The people that settled in Mesopotamia (Iraq) about 3500 B. C. were a short, stocky, black-haired people called the Sumerians.
Standard of Ur
-The highest was to be the ruler, high priest or official.
-The next was to be a lesser priest, a scribe, merchant or artist.
-Peasant farmers were third class.
-Slaves were the lowest rank.
The area that they settled in was called Sumer. Land in Sumer was divided into three parts: all of which were owned by the gods.
-Land farmed for the gods, used as storage for famine times, and to trade for foreign goods.
-Land farmed to produce food for priests and temple staff.
-Land rented by the citizens to grow food for themselves.
At the center of each Sumerian city was a temple, called a ziggurat. The word "ziggurat" meant "mountain of god" or hill of heaven. Each ziggurat was made up of a series of square levels. Each level was smaller than the one below it.
Around the ziggurat were courts, and the center of Sumerian life. Artisans worked there; children went to school there; farmers, artisans, and traders stored their goods there; and poor were fed there.
Narrow and winding streets went from the gates to the city center. The houses of the upper class were in the center of town.
Behind the upper class's houses were the houses of the middle class. The middle class was government officials, shopkeepers, and artisans. These houses were built around open courtyards, but were only one story high.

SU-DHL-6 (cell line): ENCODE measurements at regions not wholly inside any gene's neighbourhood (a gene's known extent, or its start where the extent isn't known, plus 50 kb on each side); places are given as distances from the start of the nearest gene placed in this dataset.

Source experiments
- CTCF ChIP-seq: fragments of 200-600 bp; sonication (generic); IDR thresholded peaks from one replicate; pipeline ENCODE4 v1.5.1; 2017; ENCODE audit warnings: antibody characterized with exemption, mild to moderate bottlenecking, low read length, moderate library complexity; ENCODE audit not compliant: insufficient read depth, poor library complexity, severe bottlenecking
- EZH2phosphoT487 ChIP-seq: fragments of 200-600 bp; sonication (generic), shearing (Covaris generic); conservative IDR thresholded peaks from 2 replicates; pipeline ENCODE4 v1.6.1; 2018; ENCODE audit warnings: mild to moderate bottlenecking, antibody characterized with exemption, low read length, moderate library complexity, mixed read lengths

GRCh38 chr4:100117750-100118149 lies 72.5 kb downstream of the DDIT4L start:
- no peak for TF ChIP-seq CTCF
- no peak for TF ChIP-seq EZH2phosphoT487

Farther out was where the lower class lived-farmers, unskilled workers, and fisherman.
The Sumerians believed that all forces of nature were alive. They viewed them as gods because they could not control them. There were more than 3,000 Sumerian gods and goddesses.
Only priests could know the gods' will. Because of this, Sumerian priests were very powerful For example, the city's god owned all land. But the priests administered the land in the god's name. Also, the priests ran schools.
Writing in Sumerian culture developed so that people could keep track of business deals. When the Sumerians lived in villages, they could keep track of everything easily. When they began living in cities, it became harder to keep track of everything in their heads. To solve this problem, they developed cuneiform.
When a pupil graduated from school, he became a scribe. The ziggurat, the palace, the government, or the army employed him.
Although Sumerian women did not go to school, they did have many rights. They could buy and sell property, run businesses, and own and sell slaves. Although a woman handled the house's affairs when the man was away, the men were the head of the Sumerian household. He could divorce his wife by saying," You're not my wife." If he needed money, he could sell or rent his family into slavery for up to three years. The man also arranged the marriages of his children.
Children were expected to support their parents when the parents got old. They were also expected to obey older family members.